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It’s July, we must be surprised by demand at the Emergency Department

By johnboy 22 July 2010 22

Katy Gallagher is doing her annual performance of surprise at winter demand on hospital emergency departments:

The Minister for Health, Ms. Katy Gallagher said that our emergency departments provided record levels of access to care during the 2009-10 financial year- with 106,775 people attending for treatment over the 12 months.

“This was five percent above the 101,914 people who attended our Emergency Departments over the previous year and nine percent up on the year before that,” she said.

“Despite this considerable increase in presentations, waiting times at our emergency departments improved over the last financial year- with 62.8 percent of all people seen on time over the year, compared with 60.3 percent for the previous year.

During July 2009, which saw our greatest emergency department presentations due to the global outbreak of H1N1 influenza, an average of 159 people sought treatment daily at the TCH Emergency Department.

For the first two weeks of July this year, the average number of daily presentations to TCH has risen to 164- rising as high as 190 presentations on some days. Calvary Emergency Department has also experienced sustained increases in presentations recently.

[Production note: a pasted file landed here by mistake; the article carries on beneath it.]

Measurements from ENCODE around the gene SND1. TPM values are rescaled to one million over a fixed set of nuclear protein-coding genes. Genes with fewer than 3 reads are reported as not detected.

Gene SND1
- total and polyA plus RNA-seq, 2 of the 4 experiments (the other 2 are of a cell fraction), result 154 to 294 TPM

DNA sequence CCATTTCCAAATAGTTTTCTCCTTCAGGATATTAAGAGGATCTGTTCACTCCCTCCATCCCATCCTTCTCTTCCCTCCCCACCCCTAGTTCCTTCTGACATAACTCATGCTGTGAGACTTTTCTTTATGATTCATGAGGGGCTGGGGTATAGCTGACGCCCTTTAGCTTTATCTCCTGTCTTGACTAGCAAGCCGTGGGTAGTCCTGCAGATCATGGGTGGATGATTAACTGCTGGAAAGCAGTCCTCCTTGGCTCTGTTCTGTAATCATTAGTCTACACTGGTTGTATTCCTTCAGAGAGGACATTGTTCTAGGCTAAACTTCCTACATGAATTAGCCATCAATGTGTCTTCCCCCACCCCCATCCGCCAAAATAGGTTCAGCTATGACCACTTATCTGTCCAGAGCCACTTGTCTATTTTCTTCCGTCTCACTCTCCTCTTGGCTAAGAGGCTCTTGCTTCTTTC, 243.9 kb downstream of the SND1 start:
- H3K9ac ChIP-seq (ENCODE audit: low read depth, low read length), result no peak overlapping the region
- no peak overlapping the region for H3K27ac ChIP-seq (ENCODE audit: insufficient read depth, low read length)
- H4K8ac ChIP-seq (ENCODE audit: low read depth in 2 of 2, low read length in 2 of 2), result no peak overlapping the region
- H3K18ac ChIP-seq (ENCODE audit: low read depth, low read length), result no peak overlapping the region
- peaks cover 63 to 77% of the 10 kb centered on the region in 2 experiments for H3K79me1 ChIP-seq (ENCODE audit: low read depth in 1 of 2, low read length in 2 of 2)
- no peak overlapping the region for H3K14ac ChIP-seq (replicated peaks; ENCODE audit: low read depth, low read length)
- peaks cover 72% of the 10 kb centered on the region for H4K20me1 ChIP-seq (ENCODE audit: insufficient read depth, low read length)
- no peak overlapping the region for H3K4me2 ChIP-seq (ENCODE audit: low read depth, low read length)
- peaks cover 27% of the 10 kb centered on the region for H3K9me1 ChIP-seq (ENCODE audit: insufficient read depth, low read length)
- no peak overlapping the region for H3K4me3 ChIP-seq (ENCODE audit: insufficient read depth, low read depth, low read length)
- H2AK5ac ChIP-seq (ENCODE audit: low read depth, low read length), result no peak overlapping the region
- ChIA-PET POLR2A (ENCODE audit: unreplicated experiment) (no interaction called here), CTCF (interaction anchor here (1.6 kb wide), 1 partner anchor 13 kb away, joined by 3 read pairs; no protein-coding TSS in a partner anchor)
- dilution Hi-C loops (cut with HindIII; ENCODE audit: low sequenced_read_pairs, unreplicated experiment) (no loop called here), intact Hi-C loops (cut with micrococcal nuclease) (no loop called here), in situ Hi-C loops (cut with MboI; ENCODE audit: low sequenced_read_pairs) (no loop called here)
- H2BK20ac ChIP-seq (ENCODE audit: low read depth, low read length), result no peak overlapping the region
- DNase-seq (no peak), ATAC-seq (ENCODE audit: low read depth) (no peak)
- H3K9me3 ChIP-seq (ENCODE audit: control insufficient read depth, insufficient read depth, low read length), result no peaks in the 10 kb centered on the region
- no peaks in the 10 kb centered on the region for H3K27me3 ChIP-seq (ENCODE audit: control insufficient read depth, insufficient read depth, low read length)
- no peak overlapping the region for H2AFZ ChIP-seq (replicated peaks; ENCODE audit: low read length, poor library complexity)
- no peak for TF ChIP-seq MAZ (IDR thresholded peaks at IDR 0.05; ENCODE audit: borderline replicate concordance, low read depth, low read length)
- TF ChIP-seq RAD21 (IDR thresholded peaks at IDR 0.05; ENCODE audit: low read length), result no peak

So the nurses clinic next door is yet to have a major impact then.

Growing population with increasingly fewer GP options. Who’d have thunk that would lead to increased demand on the hospital?

What’s Your opinion?


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22 Responses to
It’s July, we must be surprised by demand at the Emergency Department
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gun street girl 11:49 am 23 Jul 10

sepi said :

So the problem is lack of staffed beds within the hospital, to admit Emergency patients, then what is the hold up on those – is it the increased staffing, or physical space for extra beds, or just funding in general? They certainly seem to be making new buildings at the hospital all the time.

To have a bed open, you need to staff it, which is costly. New buildings – whilst nice and shiny and vote winning (viz: Queanbeyan Hospital) – don’t look after the person in the bed – nurses, doctors, allied health staff et al do. I really do recommend reading the following article – it does sum it up quite nicely:

http://www.impactednurse.com/?p=1323

sepi 11:35 am 23 Jul 10

I wasn’t criticising either – being surprised is not the same as slagging off.

It is a bit of a concern though that 10 or 20 extra people over 24 hours can cause overcrowding in emergency. It seems that if we had a serious car accident, bus crash, or even serious gastro in a whole school class, then our hospital would be totally unable to cope with 30 patients all at once.

So the problem is lack of staffed beds within the hospital, to admit Emergency patients, then what is the hold up on those – is it the increased staffing, or physical space for extra beds, or just funding in general? They certainly seem to be making new buildings at the hospital all the time.

Time for a new hospital altogether maybe – in Gungahlin

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